3. WHAT IS THE ROLE OF PRICES?
Most health care problems related to rapid expenditure growth, are due to the absence of a proper price system. Because their medical expenses are covered by prepaid benefits, most consumers are barely aware of the costs.
Consequently providers have not faced strong pressure to compete on the basis of price and have faced only weak incentives to produce efficiently.
4. ARE INCENTIVES CONSISTENT WITH REFORM GOALS?
Without cost conscious consumers on the demand side there will be no incentive for serious market price competition, efficient production, or consumer-oriented service on the supply side. Consequently providers of services do not face market pressure to compete on the basis of price, but to treat resources as if they were essentially free.
5. WHO DETERMINES WHAT HEALTHCARE IS PRODUCED AND WHO GETS IT?
If differences on the approach to determining what gets produced and who gets what, its health systems problems cannot be resolved.
6. HOW WILL THEY KNOW IF IT'S WORKING?
The best information comes from the market, and correctly structured incentives and pricing mechanisms guide both public and private systems automatically toward their goals.
If the country does not consider completing a study to answer these six important questions, there can be no doubt the Socialized Healthcare scheme is doomed for failure.
This study should not be headed up by a local physician. An individual with a varied background beyond Canada and Bermuda should play an integral role. This individual should not be biased toward a Socialized system or any other system. We need objectivity, health coverage experience and honesty.
Another member of the Nassau Institute recently expressed that, government should "also listen carefully to the professionals who are still practicing under a Socialized system, and who have reached their income cap and only work part time, even though there is a shortage of skilled medical practitioners-a shortage that results in patients dying unnecessarily. Of course, they refuse to work for free."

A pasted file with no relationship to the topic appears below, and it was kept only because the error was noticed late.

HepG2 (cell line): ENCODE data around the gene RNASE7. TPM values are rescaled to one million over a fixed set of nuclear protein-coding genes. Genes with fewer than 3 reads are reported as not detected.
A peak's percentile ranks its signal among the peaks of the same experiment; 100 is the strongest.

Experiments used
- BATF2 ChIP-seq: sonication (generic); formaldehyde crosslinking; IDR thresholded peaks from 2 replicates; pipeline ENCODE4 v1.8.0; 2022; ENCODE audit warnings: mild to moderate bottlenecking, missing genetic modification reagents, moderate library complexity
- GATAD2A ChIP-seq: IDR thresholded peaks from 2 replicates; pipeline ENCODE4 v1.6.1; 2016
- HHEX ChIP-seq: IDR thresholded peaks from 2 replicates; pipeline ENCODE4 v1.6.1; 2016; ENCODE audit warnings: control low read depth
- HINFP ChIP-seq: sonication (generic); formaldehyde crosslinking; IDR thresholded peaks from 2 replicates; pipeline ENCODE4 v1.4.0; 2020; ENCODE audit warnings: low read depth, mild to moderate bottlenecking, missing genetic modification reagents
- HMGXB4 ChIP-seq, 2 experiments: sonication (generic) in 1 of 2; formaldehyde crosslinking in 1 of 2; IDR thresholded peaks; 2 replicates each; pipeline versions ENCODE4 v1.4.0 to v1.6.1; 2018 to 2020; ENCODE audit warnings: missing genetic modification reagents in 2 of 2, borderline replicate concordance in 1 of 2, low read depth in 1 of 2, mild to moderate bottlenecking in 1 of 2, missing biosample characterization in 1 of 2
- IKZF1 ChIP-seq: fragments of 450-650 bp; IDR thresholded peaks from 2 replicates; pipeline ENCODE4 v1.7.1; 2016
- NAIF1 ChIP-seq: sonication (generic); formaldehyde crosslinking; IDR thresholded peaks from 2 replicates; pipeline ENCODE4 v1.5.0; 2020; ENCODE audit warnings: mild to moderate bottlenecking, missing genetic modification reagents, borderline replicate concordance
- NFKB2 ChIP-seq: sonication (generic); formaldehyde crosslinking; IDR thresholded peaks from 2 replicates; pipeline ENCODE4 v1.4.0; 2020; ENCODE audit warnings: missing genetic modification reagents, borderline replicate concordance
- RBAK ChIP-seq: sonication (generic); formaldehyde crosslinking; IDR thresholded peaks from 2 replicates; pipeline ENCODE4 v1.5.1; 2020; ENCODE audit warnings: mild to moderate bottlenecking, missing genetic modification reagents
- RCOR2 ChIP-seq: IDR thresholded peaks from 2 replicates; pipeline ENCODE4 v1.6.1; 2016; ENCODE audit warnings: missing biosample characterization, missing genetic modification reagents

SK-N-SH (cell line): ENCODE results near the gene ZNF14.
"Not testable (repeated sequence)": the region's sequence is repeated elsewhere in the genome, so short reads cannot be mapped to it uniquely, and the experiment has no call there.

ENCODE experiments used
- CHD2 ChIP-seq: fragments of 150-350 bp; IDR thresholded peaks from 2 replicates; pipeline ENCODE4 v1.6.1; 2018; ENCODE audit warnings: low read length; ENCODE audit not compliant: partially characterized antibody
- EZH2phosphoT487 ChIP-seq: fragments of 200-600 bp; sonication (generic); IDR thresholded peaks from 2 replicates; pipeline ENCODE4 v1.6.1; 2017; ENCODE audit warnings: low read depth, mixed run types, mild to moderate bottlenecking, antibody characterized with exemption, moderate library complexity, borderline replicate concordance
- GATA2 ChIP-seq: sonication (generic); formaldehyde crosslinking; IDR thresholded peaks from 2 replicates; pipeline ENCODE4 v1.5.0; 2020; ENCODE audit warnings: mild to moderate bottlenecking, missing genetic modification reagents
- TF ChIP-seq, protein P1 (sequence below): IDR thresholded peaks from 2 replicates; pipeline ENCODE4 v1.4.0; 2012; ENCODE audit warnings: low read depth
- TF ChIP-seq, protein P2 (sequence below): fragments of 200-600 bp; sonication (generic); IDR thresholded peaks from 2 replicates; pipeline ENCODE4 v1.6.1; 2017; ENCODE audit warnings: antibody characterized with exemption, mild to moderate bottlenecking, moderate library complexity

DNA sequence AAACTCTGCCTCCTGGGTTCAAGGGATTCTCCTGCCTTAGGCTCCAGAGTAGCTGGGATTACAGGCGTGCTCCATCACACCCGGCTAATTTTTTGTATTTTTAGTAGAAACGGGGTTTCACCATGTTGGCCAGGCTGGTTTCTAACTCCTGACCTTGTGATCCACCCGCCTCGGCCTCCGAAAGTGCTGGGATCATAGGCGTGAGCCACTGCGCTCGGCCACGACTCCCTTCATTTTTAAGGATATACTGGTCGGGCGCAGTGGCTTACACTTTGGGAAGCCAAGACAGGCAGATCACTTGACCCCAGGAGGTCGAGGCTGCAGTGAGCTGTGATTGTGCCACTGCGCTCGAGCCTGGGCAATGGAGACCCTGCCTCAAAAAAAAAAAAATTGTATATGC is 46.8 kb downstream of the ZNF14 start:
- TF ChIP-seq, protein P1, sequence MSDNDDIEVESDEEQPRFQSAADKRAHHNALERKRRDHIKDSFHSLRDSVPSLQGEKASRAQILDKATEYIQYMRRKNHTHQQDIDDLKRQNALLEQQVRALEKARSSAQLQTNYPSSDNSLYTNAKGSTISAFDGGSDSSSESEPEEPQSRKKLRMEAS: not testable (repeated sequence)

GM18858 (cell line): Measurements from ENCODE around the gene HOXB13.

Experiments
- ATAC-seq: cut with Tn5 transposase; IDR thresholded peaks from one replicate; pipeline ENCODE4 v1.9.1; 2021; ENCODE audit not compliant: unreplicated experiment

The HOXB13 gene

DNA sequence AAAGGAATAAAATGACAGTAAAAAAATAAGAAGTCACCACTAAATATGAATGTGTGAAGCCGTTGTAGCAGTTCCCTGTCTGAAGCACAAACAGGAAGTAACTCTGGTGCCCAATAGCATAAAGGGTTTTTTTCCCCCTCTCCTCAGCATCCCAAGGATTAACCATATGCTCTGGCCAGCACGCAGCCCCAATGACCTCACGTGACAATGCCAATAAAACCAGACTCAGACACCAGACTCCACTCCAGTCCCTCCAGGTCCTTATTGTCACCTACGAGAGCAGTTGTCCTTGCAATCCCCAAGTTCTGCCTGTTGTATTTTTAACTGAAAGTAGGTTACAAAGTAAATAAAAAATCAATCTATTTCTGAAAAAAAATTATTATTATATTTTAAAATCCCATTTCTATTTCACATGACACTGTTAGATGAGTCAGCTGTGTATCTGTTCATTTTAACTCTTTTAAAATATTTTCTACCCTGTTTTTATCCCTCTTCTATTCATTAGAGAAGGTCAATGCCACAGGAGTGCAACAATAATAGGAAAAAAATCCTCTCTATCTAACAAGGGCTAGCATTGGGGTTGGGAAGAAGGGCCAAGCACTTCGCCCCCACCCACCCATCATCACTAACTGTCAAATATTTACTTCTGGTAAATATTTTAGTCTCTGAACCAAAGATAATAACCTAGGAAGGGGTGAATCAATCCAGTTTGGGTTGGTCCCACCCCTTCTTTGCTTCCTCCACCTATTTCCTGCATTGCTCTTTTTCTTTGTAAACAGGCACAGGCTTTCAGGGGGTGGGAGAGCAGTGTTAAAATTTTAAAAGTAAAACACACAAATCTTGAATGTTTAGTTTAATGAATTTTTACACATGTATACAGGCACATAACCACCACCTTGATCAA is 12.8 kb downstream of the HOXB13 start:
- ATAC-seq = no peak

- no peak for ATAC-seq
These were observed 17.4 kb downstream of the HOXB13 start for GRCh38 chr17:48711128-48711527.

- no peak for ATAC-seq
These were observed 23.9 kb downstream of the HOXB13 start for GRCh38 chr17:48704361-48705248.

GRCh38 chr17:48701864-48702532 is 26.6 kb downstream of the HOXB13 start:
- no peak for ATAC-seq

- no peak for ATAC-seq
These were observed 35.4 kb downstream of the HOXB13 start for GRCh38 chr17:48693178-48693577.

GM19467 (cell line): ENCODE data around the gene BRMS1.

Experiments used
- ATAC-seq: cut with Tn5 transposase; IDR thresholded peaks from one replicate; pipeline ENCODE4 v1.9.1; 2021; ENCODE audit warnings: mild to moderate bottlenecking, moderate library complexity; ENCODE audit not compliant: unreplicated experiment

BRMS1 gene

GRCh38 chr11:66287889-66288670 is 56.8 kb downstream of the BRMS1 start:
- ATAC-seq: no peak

We must all bear in mind that as we allow the state to encroach on more and more of our lives, we are invoking serfdom, or to use more dramatic terminology…being enslaved to the government.
A quote from Friedrich A. Hayak's, The Road to Serfdom seems very appropriate as we are…after all…discussing the way toward a better Bahamas:
"To build a better world, we must have the courage to make a new start. We must clear away the obstacles with which human folly has recently encumbered our path and release the creative energy of individuals. We must create conditions favourable to progress rather than 'planning progress'.
The guiding principle in any attempt to create a world of free men must be this: A policy of freedom for the individual is the only true progressive policy."
Before the powers that be get off the tangent that we are na?ve conservative's, we reiterate that we would suggest our leaders do the responsible thing and encourage every citizen to purchase their own health insurance, leaving the state to do the important things like maintain the country's infrastructure, protect our lives and property, and maintain independent courts and the rule of law.
So in summary, the government leadership should:
1. Improve the operating efficiency and reduce the waste in the public hospital system.
2. Conduct means testing and charge user fees commensurate with costs.
3. Promote individual responsibility and encourage people that are working to pay their own health insurance through private firms.
4. Prepare and present a proper study of the costs, benefits and pitfalls of the National Health Insurance Plan to all Bahamians, and
5. Answer the six questions proposed by Dr. Hixson.
We are all aware of the spiralling national debt of The Bahamas, and if healthcare is Socialised and run by the government…there will be a wake up call for the utopian dream. However, it may come too late to prevent damage to the economic stability of The Bahamas.
So in closing, we borrow a phrase from comedian Fred Allen: we are hopeful that this 'blue ribbon commission' is a gathering of important people who singly can do nothing, but together can decide that nothing can be done.